Geoff calls me to ask if I can help him with protection for a large amount of jewellery he has just bought his wife and we always help our business insurance customers when they need help with their personal asset protection. While working out the particulars Geoff asks me if I have time to hear a short, but interesting story. Geoff is an entertaining guy, and I’m always happy to hear what’s been going on in his world.  He starts regaling me with a tale from a friend of his, who had been at home when he heard a loud bang, and his wife started shouting for him. He sped downstairs and was confronted with the sight of his front garden wall – newly decorated with a BMW.

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Who Done It?

 

A lady who looked physically shaken, was standing in his front garden, saying “a guy crashed his car into mine, knocked me into your wall and then disappeared.” Over a cup of tea she explained how she had been driving down the road, when she had been shunted from behind, left the road, hit the curb, and landed on top of his wall, rather than driving through it. There was no real evidence of damage to her vehicle, so it looked plausible.

The police were called and statements were taken. The lady drove off, regrettably she didn’t know the identity of the perpetrator who had crashed into her.  She didn’t know the make of the car or the registration number, because it had happened so quickly.

She did it!

 

Some time later a neighbour stopped by to ask what was happening with the demolished wall was told the tale of the lady being shunted into the curb and over the wall. At this point his neighbour informed him that his CCTV told a completely different story.

As Geoff’s friend watched the CCTV footage, he couldn’t believe his eyes. The lady’s BMW was spotted travelling down the opposite side of the road that she’d said, and suddenly left the road as her head disappeared from view behind the windscreen. Her car then clipped the curb and demolished his wall.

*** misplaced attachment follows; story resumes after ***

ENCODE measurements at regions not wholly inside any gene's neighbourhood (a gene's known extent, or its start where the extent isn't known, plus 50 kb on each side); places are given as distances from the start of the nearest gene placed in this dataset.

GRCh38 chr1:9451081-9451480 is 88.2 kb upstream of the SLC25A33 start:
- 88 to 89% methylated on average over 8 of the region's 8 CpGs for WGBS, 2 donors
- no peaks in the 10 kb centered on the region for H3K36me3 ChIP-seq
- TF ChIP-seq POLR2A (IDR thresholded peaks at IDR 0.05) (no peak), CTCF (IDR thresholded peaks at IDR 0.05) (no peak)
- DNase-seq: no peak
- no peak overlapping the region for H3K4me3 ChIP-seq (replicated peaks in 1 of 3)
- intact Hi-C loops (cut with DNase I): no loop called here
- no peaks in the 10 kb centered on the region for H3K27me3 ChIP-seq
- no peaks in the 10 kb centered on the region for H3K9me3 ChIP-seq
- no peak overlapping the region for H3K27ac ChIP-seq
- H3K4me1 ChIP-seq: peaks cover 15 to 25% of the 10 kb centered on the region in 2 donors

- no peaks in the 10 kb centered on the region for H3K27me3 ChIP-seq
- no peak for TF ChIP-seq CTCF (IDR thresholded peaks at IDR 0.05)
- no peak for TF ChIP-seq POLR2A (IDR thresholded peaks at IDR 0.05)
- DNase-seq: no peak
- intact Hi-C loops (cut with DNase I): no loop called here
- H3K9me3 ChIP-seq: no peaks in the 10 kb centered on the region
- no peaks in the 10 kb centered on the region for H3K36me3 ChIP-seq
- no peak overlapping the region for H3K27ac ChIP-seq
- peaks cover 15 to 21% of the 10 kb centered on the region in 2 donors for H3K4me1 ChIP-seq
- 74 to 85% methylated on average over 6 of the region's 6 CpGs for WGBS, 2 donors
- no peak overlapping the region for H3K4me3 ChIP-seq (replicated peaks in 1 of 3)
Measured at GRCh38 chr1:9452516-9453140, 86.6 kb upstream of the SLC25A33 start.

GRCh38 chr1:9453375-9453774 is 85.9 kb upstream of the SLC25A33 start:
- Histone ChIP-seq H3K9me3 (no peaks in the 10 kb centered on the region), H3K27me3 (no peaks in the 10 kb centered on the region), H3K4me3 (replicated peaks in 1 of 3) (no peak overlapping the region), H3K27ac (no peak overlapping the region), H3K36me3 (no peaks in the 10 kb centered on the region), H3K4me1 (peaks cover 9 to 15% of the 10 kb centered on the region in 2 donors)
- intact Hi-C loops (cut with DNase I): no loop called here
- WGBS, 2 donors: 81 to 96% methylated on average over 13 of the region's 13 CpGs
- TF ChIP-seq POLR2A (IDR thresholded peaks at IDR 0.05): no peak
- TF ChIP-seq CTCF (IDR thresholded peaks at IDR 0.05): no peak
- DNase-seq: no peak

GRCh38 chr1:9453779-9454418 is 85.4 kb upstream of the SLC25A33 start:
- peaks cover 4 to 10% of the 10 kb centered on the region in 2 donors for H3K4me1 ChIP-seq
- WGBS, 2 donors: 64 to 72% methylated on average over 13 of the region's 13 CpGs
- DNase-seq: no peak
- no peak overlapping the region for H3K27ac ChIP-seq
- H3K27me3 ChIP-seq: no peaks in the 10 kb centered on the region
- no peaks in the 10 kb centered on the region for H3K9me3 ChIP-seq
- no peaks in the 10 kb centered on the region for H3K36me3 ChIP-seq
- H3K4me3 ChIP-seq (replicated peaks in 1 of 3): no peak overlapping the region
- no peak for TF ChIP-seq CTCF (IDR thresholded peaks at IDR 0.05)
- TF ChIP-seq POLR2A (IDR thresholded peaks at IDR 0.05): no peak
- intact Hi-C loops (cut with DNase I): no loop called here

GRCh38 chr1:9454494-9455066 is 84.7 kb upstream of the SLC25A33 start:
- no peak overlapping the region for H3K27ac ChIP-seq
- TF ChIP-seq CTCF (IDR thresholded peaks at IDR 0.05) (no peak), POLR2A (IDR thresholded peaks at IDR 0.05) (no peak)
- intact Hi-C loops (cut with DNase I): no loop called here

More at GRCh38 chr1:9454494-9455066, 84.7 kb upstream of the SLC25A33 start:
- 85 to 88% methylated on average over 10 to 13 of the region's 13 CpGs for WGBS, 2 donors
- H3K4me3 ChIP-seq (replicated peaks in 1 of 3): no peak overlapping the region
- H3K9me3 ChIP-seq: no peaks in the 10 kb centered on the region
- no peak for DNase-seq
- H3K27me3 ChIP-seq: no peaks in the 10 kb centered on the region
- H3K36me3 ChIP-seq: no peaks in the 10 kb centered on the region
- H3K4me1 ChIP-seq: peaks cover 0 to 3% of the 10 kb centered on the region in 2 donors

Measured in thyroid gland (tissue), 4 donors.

Fraud, lies and videotape

 

He could not believe what a performance this lady had put on, both for himself, his wife, and also for the police. He was incandescent by the time he had reached the end of the video footage, asked for a copy, stormed down the police station, demanded that the lady be arrested for fraud. Regrettably nobody had kept her details. Fortunately the CCTV recording had the registration plate number. The police are unlikely to investigate the lady for fraud, as they feel the insurance company would deal with the claim. Yet it is an offence to damage property whilst driving and not report it to the Police – check the highway code.

Is this gentleman incandescent enough to launch a private prosecution – probably not! Has he learned his lesson that what is often perceived may not be the case – yet this is what typically happens when anything goes wrong. I told my friends about this scenario and we all agreed it’s rare for people to take responsibility when things go wrong, sometimes because of the financial penalty. Most people don’t plumb the depths this lady did yet they do think their insurance premium will go up if they make a claim – which is untrue because not all insurances have a “no claim bonus”.

Wrap up:  A lot of businesses relationships with their suppliers go sour when it’s found they don’t provide the service they said they would and use their T&C’s to avoid paying a penalty. Let’s face it, some suppliers best performance is in the tender process.

Top tip: Follow me on Twitter to be the first to hear real evidence of the Police crackdown on whiplash claims. It will happen because the Government has realised that it’s caught up in insurance company unwillingness to drive change. This happened in the1990’s when the Police were swamped with claims for car stereos. The Government forced car manufacturers to improve security.

Share this: With anyone who complains about their insurance premium increasing. If it’s car insurance they’re complaining about, we don’t do it because it’s such a mess thanks to direct insurers and their unwillingness to detect fraud. Yet we do have this nifty tool that helps everyone reduce their premium.

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Directors need a law degree to understand their liabilities

Posted by on 19 April, 2013 No comments as yet

When the going gets tough, everybody gets the blame. This article is about how recessions bring increases in claims, why this happens and why insurers are always well prepared.

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Out of touch, means out of pocket!

 

There’s a growing debate on Directors protection (they need protecting from regulators looking to fill Government coffers), fuelled by an article in a legal publication. Directors are finding that the cover they thought protected them actually doesn’t, because of small print. Lawyers are not being paid as a result and they’re starting to wonder “why?”